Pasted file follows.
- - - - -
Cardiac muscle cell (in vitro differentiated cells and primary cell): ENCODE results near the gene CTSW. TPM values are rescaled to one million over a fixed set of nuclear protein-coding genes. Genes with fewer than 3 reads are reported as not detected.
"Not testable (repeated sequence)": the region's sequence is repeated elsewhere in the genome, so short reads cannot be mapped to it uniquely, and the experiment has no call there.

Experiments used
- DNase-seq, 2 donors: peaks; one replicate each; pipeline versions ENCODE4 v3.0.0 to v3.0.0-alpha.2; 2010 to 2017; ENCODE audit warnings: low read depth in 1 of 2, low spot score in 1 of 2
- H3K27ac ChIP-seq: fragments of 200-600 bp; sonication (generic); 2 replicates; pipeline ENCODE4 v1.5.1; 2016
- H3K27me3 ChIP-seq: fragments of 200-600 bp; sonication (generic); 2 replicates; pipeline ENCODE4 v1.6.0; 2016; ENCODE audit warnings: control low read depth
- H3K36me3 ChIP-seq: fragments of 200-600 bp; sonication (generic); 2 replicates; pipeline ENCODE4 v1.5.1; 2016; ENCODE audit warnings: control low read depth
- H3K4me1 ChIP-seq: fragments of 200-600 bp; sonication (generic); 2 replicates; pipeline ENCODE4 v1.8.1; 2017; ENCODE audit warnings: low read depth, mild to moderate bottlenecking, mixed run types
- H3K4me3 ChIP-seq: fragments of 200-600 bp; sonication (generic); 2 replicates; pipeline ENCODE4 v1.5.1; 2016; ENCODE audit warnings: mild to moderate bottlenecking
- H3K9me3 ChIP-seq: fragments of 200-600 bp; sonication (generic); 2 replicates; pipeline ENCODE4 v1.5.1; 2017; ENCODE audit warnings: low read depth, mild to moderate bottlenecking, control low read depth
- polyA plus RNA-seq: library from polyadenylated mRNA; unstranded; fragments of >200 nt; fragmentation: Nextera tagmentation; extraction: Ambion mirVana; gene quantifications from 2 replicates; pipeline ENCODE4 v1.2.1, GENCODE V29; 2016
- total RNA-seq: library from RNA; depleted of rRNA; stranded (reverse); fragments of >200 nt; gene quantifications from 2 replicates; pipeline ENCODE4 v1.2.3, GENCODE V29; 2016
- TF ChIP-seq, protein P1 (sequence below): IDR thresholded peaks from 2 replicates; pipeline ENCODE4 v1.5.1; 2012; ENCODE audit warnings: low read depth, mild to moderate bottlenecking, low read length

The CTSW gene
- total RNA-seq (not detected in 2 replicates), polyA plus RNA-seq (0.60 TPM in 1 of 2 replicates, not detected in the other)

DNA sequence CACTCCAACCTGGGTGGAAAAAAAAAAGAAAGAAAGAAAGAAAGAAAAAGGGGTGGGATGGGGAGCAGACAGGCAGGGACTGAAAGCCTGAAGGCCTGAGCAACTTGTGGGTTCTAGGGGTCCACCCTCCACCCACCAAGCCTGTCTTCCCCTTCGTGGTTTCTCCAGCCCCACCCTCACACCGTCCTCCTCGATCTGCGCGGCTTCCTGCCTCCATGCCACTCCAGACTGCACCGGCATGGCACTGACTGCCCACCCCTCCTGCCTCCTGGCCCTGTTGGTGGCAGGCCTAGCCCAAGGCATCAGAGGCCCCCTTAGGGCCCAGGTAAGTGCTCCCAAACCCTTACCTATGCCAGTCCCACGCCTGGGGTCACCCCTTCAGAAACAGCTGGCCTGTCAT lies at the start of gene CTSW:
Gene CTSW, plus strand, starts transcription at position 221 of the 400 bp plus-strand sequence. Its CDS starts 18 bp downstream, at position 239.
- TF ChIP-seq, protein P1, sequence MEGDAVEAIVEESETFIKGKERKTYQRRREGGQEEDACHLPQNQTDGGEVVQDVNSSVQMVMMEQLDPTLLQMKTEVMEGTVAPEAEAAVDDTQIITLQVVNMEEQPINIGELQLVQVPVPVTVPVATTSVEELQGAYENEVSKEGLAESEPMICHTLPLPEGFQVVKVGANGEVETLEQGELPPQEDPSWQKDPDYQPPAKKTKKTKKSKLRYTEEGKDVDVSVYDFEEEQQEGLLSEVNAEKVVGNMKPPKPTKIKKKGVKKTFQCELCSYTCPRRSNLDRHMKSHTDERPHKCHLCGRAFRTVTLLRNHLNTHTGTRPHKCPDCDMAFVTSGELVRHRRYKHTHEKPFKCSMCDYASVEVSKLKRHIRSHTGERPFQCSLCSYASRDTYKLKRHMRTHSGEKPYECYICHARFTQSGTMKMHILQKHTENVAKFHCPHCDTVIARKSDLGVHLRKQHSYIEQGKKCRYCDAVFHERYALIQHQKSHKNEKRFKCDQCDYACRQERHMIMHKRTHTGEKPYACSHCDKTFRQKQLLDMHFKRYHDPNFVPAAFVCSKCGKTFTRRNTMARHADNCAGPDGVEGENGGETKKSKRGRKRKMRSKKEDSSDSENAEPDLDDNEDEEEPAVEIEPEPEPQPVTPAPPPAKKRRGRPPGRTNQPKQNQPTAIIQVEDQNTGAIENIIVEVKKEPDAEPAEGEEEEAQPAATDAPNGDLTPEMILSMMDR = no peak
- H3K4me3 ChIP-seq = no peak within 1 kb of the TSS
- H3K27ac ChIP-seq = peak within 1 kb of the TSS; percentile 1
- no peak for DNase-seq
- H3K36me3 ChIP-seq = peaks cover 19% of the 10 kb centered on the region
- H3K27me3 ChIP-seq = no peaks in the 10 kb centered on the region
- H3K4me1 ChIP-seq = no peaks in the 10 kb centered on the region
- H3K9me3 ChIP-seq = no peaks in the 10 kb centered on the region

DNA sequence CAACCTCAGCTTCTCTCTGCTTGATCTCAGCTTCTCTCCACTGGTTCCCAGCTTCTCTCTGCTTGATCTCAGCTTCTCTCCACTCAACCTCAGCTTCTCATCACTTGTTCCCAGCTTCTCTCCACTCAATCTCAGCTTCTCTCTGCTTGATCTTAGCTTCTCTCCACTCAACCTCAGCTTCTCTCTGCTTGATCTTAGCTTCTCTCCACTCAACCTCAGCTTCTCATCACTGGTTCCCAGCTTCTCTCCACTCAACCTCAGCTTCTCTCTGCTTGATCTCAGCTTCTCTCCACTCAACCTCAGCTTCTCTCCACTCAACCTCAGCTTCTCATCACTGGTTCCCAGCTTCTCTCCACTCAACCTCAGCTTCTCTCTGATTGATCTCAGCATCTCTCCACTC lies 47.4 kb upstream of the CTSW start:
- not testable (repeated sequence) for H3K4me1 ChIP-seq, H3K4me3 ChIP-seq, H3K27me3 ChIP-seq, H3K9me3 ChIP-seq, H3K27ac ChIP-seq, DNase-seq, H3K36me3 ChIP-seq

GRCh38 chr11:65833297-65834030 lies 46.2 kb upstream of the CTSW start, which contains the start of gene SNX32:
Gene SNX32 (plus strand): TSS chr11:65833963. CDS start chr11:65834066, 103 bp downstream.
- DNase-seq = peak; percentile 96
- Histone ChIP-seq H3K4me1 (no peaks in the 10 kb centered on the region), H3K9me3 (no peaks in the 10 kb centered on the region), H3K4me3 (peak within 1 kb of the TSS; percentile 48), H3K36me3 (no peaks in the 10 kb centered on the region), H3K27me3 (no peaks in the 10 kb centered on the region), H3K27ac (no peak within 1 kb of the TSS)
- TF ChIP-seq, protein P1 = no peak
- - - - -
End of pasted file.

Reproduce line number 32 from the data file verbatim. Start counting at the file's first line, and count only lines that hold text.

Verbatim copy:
- TF ChIP-seq, protein P1 = no peak